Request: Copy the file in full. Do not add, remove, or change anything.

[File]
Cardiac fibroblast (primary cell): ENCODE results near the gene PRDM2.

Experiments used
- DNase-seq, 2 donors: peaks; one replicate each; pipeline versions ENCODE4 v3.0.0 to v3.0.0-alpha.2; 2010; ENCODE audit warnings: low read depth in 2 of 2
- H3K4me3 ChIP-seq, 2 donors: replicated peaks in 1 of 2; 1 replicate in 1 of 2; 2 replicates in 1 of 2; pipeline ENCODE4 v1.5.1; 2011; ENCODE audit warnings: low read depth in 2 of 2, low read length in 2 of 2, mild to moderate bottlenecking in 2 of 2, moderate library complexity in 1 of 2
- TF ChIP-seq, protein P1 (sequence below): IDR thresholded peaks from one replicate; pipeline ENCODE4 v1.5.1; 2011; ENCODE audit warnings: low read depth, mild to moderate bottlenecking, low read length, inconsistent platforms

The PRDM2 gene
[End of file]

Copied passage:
Cardiac fibroblast (primary cell): ENCODE results near the gene PRDM2.

Experiments used
- DNase-seq, 2 donors: peaks; one replicate each; pipeline versions ENCODE4 v3.0.0 to v3.0.0-alpha.2; 2010; ENCODE audit warnings: low read depth in 2 of 2
- H3K4me3 ChIP-seq, 2 donors: replicated peaks in 1 of 2; 1 replicate in 1 of 2; 2 replicates in 1 of 2; pipeline ENCODE4 v1.5.1; 2011; ENCODE audit warnings: low read depth in 2 of 2, low read length in 2 of 2, mild to moderate bottlenecking in 2 of 2, moderate library complexity in 1 of 2
- TF ChIP-seq, protein P1 (sequence below): IDR thresholded peaks from one replicate; pipeline ENCODE4 v1.5.1; 2011; ENCODE audit warnings: low read depth, mild to moderate bottlenecking, low read length, inconsistent platforms

The PRDM2 gene